Count number of ways in which atomic operation(s) of n different processes can be interleaved


PROBLEM: Count the number of ways in which atomic operation(s) of n different processes can be interleaved. A process may crash mid way before completion.

Suppose there are a total of n different processes – P1, P2, P3 …. , Pn.

Each process can have a variable number of atomic operation(s) that constitutes that process, but it should have at least one operation.


EXAMPLE

Consider two processes, P1 and P2

  • P1: 1o1; 1o2; 1o3; 1o4; 1o5; 1o6;
  • P2: 2o1; 2o2; 2o3;

where 1o1 denotes first operation of process P1.

Attempt:

Fix position of all operations of process P1, then count the number of ways in which the operations of process P2 can be placed in empty positions( __ ) created between operations of process P1, as shown below:

__ 1o1 __ 1o2 __ 1o3 __ 1o4 __ 1o5 __ 1o6 __

There are seven empty positions numbered 1 to 7.

Counting: (Note that the numbers below (like 1 2 3) denote the empty position number.)

> Case1: When all three operations of P2 are placed in consecutive empty positions.    1 2 3    2 3 4    3 4 5    4 5 6    5 6 7    We have a total of 5 ordering possible for empty positions.   > Case2: When operations of P2 are placed in two consecutive empty positions taken together.    1 2 3   2 3 4   3 4 5   4 5 6   5 6 7    1 2 4   2 3 5   3 4 6   4 5 7    1 2 5   2 3 6   3 4 7    1 2 6   2 3 7    1 2 7    First cell in every column has already been counted in previous case. We have a total   of (5 - 1) + (4 - 1) + (3 - 1) + (2 - 1) + (1 - 1) = 10 ordering possible for empty    positions.    A similar argument can be made for last two consecutive empty positions taken together,   that gives us a total of another 10 ordering possible for empty positions.   > Case3: These are those cases that do not have empty positions numbered 8 and 9 for them.    6 7 8    7 8 9  > Case4: When operations may crash mid way before completion.   An 'x' denotes position where a crash is possible and process (here P2) terminates.    1x 2x 3    2x 3x 4    3x 4x 5    4x 5x 6    5x 6x 7    6x 7x 8    7x 8x 9    There is a total of 14 'x's possible.      Note: I have not put a cross after last empty position number because I am assuming that   a process will complete at this stage. You may correct my assumption if this is   wrong and should not be assumed in the first place.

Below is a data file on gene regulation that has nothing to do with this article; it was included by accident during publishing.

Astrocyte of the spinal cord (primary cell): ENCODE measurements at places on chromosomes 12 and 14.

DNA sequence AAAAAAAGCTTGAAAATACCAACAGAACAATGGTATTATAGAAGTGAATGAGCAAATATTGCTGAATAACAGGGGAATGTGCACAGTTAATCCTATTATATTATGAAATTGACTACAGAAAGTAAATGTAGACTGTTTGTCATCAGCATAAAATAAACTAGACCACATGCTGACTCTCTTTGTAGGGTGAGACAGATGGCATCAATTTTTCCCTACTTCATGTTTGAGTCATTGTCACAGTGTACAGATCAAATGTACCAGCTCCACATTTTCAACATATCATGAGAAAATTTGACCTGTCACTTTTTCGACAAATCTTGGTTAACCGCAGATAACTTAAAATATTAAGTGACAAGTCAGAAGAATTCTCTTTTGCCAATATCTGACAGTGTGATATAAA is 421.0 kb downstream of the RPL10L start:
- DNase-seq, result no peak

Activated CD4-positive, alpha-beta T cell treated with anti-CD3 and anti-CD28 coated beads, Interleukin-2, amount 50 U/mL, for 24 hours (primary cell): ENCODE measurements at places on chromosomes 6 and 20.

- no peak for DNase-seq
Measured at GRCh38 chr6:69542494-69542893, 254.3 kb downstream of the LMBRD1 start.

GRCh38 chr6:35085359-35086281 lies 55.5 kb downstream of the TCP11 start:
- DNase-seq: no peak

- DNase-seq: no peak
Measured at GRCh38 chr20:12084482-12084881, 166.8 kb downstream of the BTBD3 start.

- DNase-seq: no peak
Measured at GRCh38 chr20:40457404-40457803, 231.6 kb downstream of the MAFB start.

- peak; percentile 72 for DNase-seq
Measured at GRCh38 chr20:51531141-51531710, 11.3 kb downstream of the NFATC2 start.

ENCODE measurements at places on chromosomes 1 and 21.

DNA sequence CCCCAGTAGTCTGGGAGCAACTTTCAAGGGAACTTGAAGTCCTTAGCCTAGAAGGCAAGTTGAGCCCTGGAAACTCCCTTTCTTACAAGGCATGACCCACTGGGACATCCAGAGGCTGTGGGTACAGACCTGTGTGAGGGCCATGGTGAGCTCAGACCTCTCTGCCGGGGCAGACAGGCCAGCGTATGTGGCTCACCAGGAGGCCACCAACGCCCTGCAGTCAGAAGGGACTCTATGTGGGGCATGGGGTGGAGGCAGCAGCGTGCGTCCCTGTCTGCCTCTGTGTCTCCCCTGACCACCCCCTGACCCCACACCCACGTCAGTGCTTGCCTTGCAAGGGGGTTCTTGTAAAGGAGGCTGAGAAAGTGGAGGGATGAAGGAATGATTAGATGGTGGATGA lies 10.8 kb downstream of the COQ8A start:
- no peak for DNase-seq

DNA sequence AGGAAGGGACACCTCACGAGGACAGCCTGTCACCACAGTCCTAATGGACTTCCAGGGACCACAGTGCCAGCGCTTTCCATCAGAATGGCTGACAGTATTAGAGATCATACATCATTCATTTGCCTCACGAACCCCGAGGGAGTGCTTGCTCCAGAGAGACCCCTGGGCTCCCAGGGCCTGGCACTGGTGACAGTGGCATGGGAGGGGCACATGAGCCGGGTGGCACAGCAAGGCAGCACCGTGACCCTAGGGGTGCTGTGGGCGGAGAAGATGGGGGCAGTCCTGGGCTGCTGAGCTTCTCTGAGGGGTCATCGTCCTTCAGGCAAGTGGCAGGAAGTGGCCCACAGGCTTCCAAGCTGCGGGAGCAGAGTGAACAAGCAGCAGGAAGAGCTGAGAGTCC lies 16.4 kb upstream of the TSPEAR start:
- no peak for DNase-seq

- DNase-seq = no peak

Adding all 4 cases: 5 + 2*10 + 2 + 14 = 41. There are 41 possible ways to interleave operations processes P1 and P2.


As you can see, counting like this is cumbersome and error prone. I have missed cases.

How can this counting problem be generalised? Please see the problem statement at the top of the question.